An important source of errors in EDM experiments is the level of control over the magnetic field. Recall that we are looking for a difference in the wobble frequency of an electron in a magnetic field when an electric field is applied parallel to and then opposing the direction of that magnetic field. The problem is that the wobble frequency depends on the strength of the magnetic field. If that field drifts slightly between the two measurements, the result will look like an EDM. To address this possibility, we found a way to do both electric field measurements simultaneously. We take a cloud of molecules and prepare half with their internal electric field aligned with the external magnetic field and half with their internal electric field antialigned. We then measure the wobbles of electrons in both groups simultaneously, and because both are in the same trap at the same time, they experience the same magnetic fields to very high precision.
Another source of systematic error is experimenter bias. All scientists are human beings and, despite our best efforts, can be biased in our thoughts and decisions. This fallibility can potentially affect the results of experiments. In the past it has caused researchers to subconsciously try to match the results of previous experiments. A well-studied example is in measurements of the speed of light. In the late 19th century attempts to determine this constant overestimated it significantly. Later, measurements tended to underestimate the value, leading some physicists to suggest that the speed of light was changing. But in fact, researchers were probably unconsciously steering their data to fit better with previous values, even though those turned out to be inaccurate. It wasn’t until experimenters had a much better grasp on the true size of their errors that the various measurements converged on what we now think is the correct value.
To avoid this issue, many modern precision-measurement experiments take data “blinded.” In our case, after each run of the experiment, we programmed our computer to add a randomly generated number—the “blind”—to our measurements and store it in an encrypted file. Only after we had gathered all our data, finished our statistical analysis and even mostly written the paper did we have the computer subtract the blind to reveal our true result.
The day of the unveiling was a nerve-racking one. After years of hard work, our team gathered to find out the final result together. I had written a computer program to generate a bingo-style card with 64 plausible numbers, only one of which was the true result. The other numbers varied from “consistent with zero” to “a very significant discovery.” Slowly, all the fake answers disappeared from the screen one by one. It’s a bit weird to have years of your professional life condensed into a single number, and I questioned the wisdom of amping up the stress with the bingo card. But I think it became apparent to all of us how important the blinding technique was; it was hard to know whether to be relieved or disappointed by the vanishing of a particularly large result that would have hinted at new, undiscovered particles and fields but also contradicted the results of previous experiments.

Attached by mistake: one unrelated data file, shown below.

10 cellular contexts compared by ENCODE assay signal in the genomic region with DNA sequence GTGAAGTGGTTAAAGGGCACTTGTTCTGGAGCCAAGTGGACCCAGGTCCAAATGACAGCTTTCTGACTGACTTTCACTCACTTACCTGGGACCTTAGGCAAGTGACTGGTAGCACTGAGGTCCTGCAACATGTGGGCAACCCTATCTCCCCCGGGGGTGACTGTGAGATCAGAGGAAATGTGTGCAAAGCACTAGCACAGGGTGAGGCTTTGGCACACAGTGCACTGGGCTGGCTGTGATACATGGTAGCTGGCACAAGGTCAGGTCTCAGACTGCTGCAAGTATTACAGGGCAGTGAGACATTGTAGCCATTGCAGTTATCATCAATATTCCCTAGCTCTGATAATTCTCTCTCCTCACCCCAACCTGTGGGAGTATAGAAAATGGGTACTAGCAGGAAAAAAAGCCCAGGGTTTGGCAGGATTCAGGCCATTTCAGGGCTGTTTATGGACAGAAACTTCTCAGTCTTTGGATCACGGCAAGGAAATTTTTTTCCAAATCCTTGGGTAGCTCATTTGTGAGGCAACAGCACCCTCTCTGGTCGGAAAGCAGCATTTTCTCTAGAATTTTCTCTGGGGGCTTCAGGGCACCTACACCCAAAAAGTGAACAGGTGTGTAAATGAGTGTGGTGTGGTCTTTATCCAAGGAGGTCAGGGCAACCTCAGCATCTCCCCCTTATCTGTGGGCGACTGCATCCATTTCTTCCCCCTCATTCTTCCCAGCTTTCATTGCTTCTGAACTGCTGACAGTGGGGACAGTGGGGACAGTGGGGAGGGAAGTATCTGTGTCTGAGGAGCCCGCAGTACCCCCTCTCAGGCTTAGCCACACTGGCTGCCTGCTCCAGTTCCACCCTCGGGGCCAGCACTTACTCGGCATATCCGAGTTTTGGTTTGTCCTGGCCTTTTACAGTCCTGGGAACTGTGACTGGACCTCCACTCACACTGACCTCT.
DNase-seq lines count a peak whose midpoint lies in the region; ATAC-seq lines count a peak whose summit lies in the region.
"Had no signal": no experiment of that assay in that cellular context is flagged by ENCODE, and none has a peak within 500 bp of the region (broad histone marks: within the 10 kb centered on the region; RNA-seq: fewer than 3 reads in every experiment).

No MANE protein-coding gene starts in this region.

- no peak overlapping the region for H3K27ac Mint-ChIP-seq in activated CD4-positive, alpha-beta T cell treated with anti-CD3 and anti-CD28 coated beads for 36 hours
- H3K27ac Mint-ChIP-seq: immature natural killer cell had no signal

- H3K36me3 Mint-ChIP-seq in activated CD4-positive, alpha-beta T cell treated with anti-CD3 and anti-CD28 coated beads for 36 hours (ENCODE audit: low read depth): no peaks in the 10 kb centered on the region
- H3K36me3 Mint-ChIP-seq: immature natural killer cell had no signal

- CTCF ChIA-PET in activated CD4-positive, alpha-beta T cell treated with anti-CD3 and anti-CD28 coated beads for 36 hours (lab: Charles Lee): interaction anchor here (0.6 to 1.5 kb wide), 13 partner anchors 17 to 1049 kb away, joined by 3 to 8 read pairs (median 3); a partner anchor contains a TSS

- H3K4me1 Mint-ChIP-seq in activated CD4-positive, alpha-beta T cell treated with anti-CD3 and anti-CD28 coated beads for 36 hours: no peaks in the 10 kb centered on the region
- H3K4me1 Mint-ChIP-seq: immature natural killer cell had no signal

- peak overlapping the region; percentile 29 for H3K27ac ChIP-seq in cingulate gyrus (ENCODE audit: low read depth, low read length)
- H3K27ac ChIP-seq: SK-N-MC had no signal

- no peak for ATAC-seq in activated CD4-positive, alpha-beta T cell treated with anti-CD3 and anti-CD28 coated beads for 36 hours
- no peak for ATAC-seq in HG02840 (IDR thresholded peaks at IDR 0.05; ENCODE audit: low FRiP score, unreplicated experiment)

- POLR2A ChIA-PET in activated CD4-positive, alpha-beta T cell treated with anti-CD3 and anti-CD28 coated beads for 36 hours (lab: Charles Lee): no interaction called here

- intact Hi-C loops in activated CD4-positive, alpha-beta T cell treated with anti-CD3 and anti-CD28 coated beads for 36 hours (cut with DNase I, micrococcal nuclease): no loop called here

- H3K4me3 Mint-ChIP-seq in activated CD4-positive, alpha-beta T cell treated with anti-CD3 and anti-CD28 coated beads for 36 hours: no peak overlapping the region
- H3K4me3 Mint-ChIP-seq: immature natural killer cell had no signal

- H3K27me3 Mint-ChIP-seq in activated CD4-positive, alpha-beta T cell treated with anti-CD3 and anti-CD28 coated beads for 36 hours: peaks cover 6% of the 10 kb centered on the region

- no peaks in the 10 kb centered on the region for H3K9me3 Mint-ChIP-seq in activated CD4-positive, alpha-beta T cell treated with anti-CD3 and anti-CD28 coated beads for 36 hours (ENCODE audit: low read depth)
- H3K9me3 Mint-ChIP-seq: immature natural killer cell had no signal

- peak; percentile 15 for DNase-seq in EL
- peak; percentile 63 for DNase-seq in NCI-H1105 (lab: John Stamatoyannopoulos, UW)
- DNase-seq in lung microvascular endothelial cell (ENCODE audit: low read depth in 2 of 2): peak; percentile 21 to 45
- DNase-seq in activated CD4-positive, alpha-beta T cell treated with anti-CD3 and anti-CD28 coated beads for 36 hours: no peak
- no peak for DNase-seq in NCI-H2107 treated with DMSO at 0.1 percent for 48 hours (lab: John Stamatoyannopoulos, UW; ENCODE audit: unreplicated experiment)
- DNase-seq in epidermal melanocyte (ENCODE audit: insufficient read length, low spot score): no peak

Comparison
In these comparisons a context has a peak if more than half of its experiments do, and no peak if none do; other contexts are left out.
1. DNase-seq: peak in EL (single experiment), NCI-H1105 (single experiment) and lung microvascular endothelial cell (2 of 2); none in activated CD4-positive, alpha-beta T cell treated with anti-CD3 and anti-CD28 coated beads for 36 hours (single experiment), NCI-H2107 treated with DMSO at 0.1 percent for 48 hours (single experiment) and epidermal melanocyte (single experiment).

Finally, a single value remained on the screen. Our answer was consistent with zero within our calculated uncertainty. The result was also consistent with previous measurements, building confidence in them as a collective, and it improved on the best precision by a factor of two. So far, it seems, we have no evidence that the electron has an EDM.
Though perhaps not as exciting as a nonzero value, our new upper limit on the possible size of the eEDM has substantial consequences. If we assume that any new CP-violating field couples to electrons with a strength similar to that of the electromagnetic field (a middling coupling strength in the Standard Model, between those of the fields representing the weak and strong forces), our measurement means that the mass of its associated particle must be more than roughly 40 tera electron volts. This limit would place it far beyond the highest mass of a particle that could be directly discovered at the LHC.
This result, and those of other recent eEDM measurements, is surprising to many who expected new fields to exist below this energy scale. One possible explanation is that the fields couple to the Standard Model in such a way that their contribution to the eEDM is only indirect and therefore smaller for a given mass than the estimate above assumes. Researchers might be able to confirm this possibility by making complementary measurements of EDMs in other particles built from quarks where the coupling is likely to be different. Such measurements are currently underway for neutrons and for mercury nuclei, and many more are planned.
Another possibility is that the new fields are at just slightly higher energies or smaller couplings, out of reach of our experiment but accessible to the next generation of eEDM measurements. I expect the next decade or so to see significant precision improvements. At JILA, we’re already working on using a different molecule, thorium fluoride, which has a stronger internal electric field, to increase the observation time still further, perhaps out to 20 seconds. We’re also planning to partially address our disadvantage in the number of molecules we can trap by running many copies of the experiment in parallel with tens of separate traps in one long vacuum chamber.
And we expect to see major advances from the latest iteration of the world’s best molecular beam experiment, the ACME III project (for “advanced cold molecule EDM”), based at Northwestern University, where scientists are improving the focus of their molecular beam to extend their measurement time. Simultaneously, other physicists are working on ways to trap neutral molecules using laser-cooling techniques. This method could potentially combine the advantages of long measurement times and large numbers of electrons. And an ambitious plan by researchers in Canada aims to study molecules confined inside a solid crystal of frozen noble gas. This technique could enable measurements of colossal numbers of electrons in each shot, but it remains to be seen how the fields from other nearby atoms in the solid will affect the measurement.
Ultimately, we hope to either detect an electric dipole moment in an electron or limit its possible size enough to effectively rule out the types of fields and particles scientists have envisioned to explain our antimatter mystery. We know there must be some reason out there for the universe of matter we live in to be the way it is—the question is how long it will take us to discover it.